Pina‐Martins, F., Baptista, J., Pappas, G. & Paulo, O.S. (2019) New insights into adaptation and population structure of cork oak using genotyping by sequencing.Global Change Biology, 25(1), 337-350. DOI:10.1111/gcb.14497 (IF2018 8,88; Q1 Ecology)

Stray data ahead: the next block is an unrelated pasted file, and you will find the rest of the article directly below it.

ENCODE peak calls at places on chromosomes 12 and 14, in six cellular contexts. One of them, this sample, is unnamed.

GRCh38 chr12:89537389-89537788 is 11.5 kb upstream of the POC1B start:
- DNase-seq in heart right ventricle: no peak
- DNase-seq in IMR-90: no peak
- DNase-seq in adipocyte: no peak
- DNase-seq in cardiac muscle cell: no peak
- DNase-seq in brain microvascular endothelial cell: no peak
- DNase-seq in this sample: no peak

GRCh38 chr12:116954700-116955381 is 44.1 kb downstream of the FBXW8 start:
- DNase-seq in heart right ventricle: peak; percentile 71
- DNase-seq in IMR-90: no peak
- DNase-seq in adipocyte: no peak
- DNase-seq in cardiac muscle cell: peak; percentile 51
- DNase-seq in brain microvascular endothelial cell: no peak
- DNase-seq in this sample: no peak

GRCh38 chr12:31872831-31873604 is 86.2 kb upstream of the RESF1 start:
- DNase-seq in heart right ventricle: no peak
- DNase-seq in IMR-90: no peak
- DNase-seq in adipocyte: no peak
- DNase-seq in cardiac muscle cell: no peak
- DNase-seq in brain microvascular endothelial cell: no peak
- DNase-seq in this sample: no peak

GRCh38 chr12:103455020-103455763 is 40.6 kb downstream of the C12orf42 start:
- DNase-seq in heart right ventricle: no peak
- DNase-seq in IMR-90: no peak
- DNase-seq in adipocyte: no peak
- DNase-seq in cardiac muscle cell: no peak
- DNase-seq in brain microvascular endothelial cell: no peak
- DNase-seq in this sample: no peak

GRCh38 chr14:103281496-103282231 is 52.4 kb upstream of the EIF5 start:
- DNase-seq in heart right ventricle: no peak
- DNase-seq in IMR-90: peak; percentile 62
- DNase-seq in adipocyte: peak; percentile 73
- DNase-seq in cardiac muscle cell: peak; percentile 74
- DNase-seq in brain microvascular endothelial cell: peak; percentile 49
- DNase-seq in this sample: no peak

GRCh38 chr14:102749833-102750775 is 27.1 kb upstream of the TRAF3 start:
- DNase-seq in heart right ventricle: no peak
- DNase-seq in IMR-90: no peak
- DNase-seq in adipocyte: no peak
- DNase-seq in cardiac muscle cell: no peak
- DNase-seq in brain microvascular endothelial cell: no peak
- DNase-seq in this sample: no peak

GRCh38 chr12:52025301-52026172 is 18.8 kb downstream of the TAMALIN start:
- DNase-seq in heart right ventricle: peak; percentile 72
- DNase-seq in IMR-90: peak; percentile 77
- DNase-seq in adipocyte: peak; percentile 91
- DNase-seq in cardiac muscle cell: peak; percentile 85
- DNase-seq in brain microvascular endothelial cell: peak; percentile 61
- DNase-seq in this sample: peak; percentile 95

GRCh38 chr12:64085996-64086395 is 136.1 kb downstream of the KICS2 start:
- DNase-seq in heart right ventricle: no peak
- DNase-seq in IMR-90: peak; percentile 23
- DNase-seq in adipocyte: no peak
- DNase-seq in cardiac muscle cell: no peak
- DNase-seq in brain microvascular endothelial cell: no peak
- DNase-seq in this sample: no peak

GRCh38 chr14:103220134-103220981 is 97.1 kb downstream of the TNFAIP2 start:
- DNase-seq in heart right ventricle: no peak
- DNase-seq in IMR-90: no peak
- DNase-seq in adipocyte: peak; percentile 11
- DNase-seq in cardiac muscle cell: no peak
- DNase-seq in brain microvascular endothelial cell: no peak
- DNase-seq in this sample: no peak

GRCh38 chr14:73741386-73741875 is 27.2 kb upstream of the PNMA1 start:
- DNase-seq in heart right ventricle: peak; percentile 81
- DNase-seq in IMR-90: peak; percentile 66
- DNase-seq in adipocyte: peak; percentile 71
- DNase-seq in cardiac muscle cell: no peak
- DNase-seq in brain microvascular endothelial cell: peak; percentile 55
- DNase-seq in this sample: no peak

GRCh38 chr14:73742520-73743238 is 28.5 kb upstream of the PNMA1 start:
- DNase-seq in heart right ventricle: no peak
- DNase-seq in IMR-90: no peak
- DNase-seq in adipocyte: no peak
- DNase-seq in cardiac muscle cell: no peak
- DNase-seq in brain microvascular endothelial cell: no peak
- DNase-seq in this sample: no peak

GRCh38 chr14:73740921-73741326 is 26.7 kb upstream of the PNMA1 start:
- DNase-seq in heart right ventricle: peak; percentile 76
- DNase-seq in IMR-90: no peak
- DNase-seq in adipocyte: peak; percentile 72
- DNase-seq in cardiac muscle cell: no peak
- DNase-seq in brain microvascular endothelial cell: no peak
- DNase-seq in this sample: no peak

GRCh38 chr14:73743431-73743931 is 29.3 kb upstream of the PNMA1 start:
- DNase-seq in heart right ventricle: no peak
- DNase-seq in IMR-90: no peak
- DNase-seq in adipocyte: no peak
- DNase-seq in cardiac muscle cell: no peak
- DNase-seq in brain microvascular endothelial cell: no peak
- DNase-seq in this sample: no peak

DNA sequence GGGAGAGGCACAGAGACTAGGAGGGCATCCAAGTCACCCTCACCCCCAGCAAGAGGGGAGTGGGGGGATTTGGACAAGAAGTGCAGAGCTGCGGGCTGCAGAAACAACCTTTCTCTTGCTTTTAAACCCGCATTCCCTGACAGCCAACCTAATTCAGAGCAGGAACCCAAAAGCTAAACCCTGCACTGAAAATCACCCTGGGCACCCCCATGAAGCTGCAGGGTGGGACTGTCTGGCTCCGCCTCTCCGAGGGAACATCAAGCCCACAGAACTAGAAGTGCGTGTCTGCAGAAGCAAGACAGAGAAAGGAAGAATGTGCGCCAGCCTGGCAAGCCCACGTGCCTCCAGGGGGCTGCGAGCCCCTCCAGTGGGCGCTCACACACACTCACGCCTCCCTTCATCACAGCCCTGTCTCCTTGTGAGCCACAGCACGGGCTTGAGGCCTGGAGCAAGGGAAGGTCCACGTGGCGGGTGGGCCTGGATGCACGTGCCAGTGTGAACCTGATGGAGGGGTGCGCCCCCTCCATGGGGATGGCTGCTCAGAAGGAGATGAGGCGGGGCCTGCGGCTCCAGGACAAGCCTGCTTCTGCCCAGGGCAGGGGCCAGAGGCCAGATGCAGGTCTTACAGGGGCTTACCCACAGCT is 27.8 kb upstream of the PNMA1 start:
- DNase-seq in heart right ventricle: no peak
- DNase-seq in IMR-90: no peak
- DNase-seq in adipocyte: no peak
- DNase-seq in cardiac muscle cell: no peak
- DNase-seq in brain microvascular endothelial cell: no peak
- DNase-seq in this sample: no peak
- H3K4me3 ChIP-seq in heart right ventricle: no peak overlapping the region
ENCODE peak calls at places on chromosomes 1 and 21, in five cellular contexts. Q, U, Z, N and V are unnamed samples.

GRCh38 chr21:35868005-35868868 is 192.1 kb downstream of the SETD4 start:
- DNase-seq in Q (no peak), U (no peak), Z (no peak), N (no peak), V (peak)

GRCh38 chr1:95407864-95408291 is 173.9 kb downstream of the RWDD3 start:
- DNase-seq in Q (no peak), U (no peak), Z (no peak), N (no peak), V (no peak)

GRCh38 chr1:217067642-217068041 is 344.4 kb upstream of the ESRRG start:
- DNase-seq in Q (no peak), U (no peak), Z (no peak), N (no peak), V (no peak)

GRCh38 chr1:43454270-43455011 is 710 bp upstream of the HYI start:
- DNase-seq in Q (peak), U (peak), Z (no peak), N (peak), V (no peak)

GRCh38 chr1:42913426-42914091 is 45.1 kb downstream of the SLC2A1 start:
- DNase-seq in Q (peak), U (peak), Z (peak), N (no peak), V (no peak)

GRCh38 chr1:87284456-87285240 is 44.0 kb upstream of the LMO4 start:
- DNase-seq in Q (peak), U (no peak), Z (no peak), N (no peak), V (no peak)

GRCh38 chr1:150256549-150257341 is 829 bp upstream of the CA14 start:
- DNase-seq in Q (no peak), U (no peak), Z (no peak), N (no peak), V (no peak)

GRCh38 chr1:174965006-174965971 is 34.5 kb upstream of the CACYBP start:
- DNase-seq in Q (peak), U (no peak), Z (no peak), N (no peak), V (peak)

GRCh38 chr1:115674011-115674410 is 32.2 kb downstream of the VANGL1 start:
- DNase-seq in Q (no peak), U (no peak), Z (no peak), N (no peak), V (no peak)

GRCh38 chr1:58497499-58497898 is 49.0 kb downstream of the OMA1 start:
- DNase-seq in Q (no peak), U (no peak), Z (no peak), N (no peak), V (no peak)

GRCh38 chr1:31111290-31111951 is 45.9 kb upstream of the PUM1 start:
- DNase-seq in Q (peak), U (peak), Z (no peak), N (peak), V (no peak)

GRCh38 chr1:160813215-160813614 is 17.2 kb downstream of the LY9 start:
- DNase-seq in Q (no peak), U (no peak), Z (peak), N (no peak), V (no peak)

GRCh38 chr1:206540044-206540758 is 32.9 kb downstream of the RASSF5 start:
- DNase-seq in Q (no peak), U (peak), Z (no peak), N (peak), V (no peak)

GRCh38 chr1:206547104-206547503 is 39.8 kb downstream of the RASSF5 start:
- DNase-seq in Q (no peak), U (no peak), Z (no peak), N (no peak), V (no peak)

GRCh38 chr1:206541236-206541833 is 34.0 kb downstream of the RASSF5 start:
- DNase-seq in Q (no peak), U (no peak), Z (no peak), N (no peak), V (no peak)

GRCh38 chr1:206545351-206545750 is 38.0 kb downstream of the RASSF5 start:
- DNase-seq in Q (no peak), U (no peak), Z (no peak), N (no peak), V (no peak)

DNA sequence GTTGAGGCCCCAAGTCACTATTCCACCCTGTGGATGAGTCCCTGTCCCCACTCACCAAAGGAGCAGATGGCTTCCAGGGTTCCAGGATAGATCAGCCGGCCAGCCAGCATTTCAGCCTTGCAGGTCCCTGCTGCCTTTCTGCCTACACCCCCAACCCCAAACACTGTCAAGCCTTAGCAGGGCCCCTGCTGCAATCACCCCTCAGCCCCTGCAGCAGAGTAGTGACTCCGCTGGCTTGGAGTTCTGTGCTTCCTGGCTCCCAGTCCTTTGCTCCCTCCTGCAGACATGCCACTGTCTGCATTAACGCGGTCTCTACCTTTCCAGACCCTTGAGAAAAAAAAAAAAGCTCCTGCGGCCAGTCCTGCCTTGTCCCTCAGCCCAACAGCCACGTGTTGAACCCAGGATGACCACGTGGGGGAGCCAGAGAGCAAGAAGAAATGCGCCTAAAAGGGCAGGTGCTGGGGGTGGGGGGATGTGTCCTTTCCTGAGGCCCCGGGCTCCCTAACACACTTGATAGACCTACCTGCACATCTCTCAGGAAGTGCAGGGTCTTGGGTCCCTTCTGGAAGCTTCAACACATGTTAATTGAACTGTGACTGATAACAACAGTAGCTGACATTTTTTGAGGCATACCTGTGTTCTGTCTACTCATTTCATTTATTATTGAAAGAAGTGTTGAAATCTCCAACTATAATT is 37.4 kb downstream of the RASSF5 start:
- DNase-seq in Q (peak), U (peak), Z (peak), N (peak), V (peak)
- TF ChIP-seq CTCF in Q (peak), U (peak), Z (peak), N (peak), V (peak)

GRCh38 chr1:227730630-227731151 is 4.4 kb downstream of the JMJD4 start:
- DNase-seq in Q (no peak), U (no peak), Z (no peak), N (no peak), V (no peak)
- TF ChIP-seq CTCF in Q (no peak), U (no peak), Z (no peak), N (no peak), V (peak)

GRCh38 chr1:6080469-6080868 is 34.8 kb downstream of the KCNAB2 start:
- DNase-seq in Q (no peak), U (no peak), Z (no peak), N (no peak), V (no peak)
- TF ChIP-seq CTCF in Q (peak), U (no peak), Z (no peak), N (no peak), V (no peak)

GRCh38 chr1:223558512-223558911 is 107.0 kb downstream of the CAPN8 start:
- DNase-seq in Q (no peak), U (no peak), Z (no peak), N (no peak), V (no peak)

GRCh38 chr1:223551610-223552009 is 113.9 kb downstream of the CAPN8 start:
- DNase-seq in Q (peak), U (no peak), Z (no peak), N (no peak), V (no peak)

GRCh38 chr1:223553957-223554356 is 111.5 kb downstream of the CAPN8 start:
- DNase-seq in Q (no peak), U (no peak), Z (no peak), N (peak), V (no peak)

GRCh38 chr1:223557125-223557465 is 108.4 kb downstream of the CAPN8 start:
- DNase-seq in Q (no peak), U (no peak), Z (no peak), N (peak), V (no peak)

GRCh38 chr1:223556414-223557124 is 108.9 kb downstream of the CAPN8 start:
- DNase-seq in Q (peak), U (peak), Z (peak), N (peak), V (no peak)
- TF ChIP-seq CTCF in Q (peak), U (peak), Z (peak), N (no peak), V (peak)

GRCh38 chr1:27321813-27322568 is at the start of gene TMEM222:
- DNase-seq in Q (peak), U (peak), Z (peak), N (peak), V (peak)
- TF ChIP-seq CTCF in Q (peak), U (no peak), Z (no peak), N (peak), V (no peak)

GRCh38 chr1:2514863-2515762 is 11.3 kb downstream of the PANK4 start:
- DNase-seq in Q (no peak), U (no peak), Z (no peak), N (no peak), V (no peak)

Species respond to global climatic changes in a local context. Understanding this process, including its speed and intensity, is paramount due to the pace at which such changes are currently occurring. Tree species are particularly interesting to study in this regard due to their long generation times, sedentarism, and ecological and economic importance. Quercus suber L. is an evergreen forest tree species of the Fagaceae family with an essentially Western Mediterranean distribution. Despite frequent assessments of the species' evolutionary history, large-scale genetic studies have mostly relied on plastidial markers, whereas nuclear markers have been used on studies with locally focused sampling strategies. In this work, "Genotyping by sequencing" is used to derive 1,996 single nucleotide polymorphism markers to assess the species' evolutionary history from a nuclear DNA perspective, gain insights into how local adaptation is shaping the species' genetic background, and to forecast how Q. suber may respond to global climatic changes from a genetic perspective. Results reveal (a) an essentially unstructured species, where (b) a balance between gene flow and local adaptation keeps the species' gene pool somewhat homogeneous across its distribution, but still allowing (c) variation clines for the individuals to cope with local conditions. "Risk of Non-Adaptedness" (RONA) analyses suggest that for the considered variables and most sampled locations, (d) the cork oak should not require large shifts in allele frequencies to survive the predicted climatic changes. Future directions include integrating these results with ecological niche modeling perspectives, improving the RONA methodology, and expanding its use to other species. With the implementation presented in this work, the RONA can now also be easily assessed for other organisms.